When faced with a possible danger, how much of a warning do you need? As far as the Food and Drug Administration is concerned, your tolerance for risk is pretty high. And what about its responsibility for sounding the alarm? Eh, that can wait a while.
When picking up a prescription drug from your pharmacist, you usually receive a few sheets of paper detailing how to use the medication and its possible side effects. Some warnings don’t sound so bad—nausea, loss of appetite, drowsiness. But then there are more extreme warnings…suicidal tendencies, liver failure, heart attack or even death. The text of these stronger warnings is outlined with a black square. Hopefully your doctor or pharmacist will point it out.
Called “black box warnings,” this wording is printing on drug packaging inserts after a drug has shown, through medical studies, to be quite harmful—even deadly—and the FDA deems it worthy of its strictest caution (yet seemingly not serious enough to remove it from pharmacy shelves).
For instance, Seattle Genetics Inc. announced last week that its Hodgkin lymphoma drug, Adcetris (brentuximab), will carry a box warning due to brain infection risk called progressive multifocal leukoencephalopathy (PML). This is a fatal condition that starts with memory loss, clumsiness and aphasia, an inability to communicate using language. There’s no known cure.
The box will also warn that taking Adcetris with cancer drug bleomycin may cause lung toxicity. Since it was approved in August 2011, three people have developed PML and about 2,000 people continue to take the drug.
So why doesn’t the FDA pull Adcetris off the market? According to Bloomberg estimates, Adcetris sales may surpass $275 million in 2014. Even if prescriptions wane between now and then, there’s still plenty for the drug to bring in. Will the FDA stand in the way? Not yet, it appears.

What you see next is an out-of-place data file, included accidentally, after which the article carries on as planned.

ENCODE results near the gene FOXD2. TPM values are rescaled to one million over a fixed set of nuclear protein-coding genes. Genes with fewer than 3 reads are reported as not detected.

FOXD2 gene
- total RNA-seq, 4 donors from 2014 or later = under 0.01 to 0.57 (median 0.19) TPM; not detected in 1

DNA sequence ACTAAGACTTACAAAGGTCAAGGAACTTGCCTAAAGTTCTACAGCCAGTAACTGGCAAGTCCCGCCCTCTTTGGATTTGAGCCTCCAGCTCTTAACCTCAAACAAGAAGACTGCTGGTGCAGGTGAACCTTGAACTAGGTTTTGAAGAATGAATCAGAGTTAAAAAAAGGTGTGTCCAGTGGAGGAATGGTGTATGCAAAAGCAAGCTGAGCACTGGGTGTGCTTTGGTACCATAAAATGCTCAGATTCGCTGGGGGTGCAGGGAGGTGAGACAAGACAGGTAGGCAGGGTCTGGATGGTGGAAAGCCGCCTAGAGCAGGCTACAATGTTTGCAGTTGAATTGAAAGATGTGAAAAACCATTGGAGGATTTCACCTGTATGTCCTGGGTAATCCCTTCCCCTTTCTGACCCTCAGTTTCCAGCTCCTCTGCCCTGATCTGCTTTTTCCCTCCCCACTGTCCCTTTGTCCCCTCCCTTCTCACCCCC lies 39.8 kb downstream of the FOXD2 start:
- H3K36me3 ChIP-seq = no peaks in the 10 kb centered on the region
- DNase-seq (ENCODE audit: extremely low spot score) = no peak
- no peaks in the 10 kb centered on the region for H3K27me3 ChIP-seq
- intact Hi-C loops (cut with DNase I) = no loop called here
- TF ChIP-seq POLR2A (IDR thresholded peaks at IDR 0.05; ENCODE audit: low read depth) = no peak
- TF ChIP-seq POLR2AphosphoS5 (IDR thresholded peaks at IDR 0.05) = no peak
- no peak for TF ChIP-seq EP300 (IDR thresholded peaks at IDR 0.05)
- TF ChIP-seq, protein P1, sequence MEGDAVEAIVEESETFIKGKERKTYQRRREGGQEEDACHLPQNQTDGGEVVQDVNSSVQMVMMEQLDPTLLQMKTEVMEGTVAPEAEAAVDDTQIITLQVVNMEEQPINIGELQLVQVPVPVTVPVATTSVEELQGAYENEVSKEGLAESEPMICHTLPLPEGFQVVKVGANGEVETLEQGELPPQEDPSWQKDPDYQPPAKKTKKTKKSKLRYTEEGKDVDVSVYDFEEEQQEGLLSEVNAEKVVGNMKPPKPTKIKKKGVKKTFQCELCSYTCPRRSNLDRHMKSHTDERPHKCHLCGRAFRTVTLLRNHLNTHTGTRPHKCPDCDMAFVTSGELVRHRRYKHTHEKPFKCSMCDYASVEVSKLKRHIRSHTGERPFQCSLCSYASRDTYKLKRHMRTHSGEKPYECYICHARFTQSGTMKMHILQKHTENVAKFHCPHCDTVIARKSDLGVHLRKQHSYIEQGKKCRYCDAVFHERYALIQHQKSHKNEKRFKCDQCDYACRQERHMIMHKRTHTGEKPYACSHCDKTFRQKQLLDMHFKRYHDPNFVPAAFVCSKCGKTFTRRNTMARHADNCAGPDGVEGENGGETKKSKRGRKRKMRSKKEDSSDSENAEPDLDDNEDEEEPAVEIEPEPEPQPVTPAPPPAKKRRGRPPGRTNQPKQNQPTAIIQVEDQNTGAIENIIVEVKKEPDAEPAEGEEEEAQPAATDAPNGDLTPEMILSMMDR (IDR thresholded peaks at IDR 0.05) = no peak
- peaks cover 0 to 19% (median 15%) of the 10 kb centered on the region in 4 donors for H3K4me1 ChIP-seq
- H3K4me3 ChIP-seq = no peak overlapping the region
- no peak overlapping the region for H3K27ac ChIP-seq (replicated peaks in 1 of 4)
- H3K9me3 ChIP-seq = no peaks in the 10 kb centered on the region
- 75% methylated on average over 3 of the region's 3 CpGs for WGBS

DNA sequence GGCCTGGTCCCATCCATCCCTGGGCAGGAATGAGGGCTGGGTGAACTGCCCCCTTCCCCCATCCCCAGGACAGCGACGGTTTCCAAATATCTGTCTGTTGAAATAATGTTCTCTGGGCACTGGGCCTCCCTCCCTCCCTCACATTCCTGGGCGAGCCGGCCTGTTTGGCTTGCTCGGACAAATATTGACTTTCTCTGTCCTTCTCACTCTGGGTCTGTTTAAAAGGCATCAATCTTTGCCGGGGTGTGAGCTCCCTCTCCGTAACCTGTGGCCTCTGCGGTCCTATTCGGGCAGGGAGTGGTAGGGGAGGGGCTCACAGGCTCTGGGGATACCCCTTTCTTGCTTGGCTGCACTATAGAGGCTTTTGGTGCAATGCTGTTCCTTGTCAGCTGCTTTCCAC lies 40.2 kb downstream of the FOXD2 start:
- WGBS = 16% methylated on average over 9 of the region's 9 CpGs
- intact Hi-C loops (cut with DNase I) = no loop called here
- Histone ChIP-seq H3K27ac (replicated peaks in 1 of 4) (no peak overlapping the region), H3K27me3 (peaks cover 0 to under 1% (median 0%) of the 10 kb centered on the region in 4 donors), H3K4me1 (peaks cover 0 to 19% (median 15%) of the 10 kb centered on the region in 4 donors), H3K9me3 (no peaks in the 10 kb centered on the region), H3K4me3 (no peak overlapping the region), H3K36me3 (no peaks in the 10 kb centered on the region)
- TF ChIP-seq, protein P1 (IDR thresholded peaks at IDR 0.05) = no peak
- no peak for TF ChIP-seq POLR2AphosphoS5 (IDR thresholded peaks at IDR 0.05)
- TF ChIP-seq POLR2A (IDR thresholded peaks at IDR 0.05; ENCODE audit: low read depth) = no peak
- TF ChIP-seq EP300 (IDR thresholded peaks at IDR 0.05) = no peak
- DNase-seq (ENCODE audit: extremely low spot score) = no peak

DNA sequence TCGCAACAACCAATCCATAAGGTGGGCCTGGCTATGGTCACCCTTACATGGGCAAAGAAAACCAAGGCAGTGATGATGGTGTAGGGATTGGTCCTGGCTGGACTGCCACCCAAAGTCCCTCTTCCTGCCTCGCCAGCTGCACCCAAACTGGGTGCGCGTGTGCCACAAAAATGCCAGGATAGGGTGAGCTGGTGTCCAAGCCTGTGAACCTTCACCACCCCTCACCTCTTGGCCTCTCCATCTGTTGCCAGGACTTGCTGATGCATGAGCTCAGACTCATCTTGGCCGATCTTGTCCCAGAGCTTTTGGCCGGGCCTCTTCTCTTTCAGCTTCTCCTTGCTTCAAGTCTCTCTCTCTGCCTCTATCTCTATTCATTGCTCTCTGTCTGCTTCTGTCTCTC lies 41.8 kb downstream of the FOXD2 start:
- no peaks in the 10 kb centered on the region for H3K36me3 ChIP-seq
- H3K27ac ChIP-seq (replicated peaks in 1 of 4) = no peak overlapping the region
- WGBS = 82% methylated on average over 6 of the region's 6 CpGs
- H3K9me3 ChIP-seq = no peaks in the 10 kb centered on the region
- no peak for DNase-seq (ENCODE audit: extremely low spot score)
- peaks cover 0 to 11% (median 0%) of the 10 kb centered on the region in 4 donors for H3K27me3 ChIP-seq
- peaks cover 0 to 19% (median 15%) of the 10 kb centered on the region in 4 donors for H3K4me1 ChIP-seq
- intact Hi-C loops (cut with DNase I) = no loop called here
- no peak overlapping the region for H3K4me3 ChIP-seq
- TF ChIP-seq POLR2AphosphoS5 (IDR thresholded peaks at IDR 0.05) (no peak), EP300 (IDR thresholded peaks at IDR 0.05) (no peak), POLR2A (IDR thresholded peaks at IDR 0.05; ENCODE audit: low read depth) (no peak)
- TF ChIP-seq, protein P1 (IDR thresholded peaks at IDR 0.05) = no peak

This is just one of many drugs that carries a box warning. In 2007, the FDA issued a black box warning for all antidepressants for users 18 to 24 years old who risk committing suicide when taking drugs like Paxil and Prozac and the other 37 antidepressants on the market. However, millions continue to take antidepressants, even though they’ve also been proven to cause pulmonary hypertension in babies of mothers who took them during pregnancy and triple the risk of potentially fatal falls for people with dementia living in nursing homes.
And there are many other popular drugs with black box warnings … Pfizer has a few you’ve heard of: the anti-inflammatory Celebrex, contraceptive Depo-Provera and smoking cessation drug Chantix. And although they’ve been shown to cause cardiovascular problems, bone loss and suicidal actions (respectively), they remain on the market.
A classic case of prolonging a drug’s availability through a black box warning is Avandia (rosiglitazone), used to increase the body’s sensitivity to insulin in type 2 (adult-onset) diabetes. Its risk? A 43 percent increase chance of having a heart attack. Manufacturer GlaxoSmithKline provided less-than-transparent clinical data that focused on efficacy rather than safety, which the FDA used to fast-track its approval in 1999.
Eight years later, Avandia was making more than $2 billion a year for GSK before it got a black box warning. Some experts estimate that 100,000 heart attacks can be attributed to Avandia. In November 2011, the FDA severely restricted access to the drug, making it no longer available at retail pharmacies (but not pulled from the market completely). But there was still time for GSK to rake in more than $655 million in 2009 and $355 million in 2010 in U.S. sales alone, according to the firm’s annual report. In December 2011, GSK settled an illegal marketing suit related to Avandia and other drugs for $3 billion. The drug maker still came out ahead. Way ahead.
But the bigger point is: Why isn’t the FDA acting faster? You have to wonder who the FDA is truly looking out for. The drug manufacturers? They get to continue business as usual. Americans whose hearts, livers and lives are on the line? Well, at least we get a warning.